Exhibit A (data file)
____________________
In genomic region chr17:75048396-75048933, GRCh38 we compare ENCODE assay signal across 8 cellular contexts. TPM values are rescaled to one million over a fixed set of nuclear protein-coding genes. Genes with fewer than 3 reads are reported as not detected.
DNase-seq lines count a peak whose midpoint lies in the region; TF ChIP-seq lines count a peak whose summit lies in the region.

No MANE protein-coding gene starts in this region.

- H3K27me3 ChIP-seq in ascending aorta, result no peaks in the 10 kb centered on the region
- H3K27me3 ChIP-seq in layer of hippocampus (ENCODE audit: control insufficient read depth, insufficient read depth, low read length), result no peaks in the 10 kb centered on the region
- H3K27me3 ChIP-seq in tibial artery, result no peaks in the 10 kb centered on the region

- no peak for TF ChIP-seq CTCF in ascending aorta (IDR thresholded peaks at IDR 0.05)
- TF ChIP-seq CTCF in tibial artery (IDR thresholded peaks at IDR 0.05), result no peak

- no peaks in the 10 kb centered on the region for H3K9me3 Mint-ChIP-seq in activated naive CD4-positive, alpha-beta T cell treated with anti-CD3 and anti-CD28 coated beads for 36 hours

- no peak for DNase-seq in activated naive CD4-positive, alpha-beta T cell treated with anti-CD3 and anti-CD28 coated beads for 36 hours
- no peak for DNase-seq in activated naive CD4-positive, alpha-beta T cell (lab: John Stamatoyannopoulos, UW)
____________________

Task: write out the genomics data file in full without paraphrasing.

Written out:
In genomic region chr17:75048396-75048933, GRCh38 we compare ENCODE assay signal across 8 cellular contexts. TPM values are rescaled to one million over a fixed set of nuclear protein-coding genes. Genes with fewer than 3 reads are reported as not detected.
DNase-seq lines count a peak whose midpoint lies in the region; TF ChIP-seq lines count a peak whose summit lies in the region.

No MANE protein-coding gene starts in this region.

- H3K27me3 ChIP-seq in ascending aorta, result no peaks in the 10 kb centered on the region
- H3K27me3 ChIP-seq in layer of hippocampus (ENCODE audit: control insufficient read depth, insufficient read depth, low read length), result no peaks in the 10 kb centered on the region
- H3K27me3 ChIP-seq in tibial artery, result no peaks in the 10 kb centered on the region

- no peak for TF ChIP-seq CTCF in ascending aorta (IDR thresholded peaks at IDR 0.05)
- TF ChIP-seq CTCF in tibial artery (IDR thresholded peaks at IDR 0.05), result no peak

- no peaks in the 10 kb centered on the region for H3K9me3 Mint-ChIP-seq in activated naive CD4-positive, alpha-beta T cell treated with anti-CD3 and anti-CD28 coated beads for 36 hours

- no peak for DNase-seq in activated naive CD4-positive, alpha-beta T cell treated with anti-CD3 and anti-CD28 coated beads for 36 hours
- no peak for DNase-seq in activated naive CD4-positive, alpha-beta T cell (lab: John Stamatoyannopoulos, UW)